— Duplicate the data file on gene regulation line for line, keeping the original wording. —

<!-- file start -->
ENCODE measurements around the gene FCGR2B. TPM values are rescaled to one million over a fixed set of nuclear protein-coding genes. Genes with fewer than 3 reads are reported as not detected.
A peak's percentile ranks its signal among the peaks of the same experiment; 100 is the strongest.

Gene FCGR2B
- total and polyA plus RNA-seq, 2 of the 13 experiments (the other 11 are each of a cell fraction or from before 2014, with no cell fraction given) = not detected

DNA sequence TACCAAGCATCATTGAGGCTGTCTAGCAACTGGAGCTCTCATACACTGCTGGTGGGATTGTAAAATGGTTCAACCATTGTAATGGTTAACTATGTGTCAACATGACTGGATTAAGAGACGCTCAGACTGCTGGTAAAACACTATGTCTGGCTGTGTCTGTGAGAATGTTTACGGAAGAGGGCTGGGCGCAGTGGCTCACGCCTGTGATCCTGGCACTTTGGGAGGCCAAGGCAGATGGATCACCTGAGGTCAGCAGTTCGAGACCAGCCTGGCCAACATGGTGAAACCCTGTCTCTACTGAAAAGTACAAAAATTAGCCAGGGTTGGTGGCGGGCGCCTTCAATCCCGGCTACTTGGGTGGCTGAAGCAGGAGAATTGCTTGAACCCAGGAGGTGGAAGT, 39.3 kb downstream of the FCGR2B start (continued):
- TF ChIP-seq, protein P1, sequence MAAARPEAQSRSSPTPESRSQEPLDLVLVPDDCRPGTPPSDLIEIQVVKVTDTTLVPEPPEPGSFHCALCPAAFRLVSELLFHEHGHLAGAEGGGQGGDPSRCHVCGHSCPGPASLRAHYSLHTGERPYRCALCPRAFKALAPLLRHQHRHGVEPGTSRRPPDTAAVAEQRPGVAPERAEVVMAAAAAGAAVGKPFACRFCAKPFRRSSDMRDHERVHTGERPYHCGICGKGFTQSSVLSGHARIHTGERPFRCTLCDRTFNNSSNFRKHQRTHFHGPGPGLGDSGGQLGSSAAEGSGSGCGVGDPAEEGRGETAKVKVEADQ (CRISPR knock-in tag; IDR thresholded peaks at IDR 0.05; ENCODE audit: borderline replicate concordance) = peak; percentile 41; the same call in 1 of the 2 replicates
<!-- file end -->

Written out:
ENCODE measurements around the gene FCGR2B. TPM values are rescaled to one million over a fixed set of nuclear protein-coding genes. Genes with fewer than 3 reads are reported as not detected.
A peak's percentile ranks its signal among the peaks of the same experiment; 100 is the strongest.

Gene FCGR2B
- total and polyA plus RNA-seq, 2 of the 13 experiments (the other 11 are each of a cell fraction or from before 2014, with no cell fraction given) = not detected

DNA sequence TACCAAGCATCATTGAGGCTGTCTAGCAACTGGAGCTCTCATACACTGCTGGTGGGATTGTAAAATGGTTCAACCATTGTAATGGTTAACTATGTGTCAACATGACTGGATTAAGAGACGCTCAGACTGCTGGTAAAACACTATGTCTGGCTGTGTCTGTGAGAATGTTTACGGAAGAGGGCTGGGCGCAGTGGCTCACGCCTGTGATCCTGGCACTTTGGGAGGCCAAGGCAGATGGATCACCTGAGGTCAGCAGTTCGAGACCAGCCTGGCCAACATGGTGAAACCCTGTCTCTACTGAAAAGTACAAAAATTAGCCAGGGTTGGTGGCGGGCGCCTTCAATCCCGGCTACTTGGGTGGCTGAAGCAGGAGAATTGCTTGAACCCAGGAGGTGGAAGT, 39.3 kb downstream of the FCGR2B start (continued):
- TF ChIP-seq, protein P1, sequence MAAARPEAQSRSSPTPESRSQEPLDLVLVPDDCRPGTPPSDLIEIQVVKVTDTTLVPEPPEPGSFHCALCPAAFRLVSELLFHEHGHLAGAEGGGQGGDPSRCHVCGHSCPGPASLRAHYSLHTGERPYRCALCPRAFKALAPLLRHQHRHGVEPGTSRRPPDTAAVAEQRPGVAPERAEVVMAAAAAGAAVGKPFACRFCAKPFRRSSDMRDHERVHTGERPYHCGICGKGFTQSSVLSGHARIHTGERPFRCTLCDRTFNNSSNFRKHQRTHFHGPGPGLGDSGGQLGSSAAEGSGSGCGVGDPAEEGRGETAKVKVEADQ (CRISPR knock-in tag; IDR thresholded peaks at IDR 0.05; ENCODE audit: borderline replicate concordance) = peak; percentile 41; the same call in 1 of the 2 replicates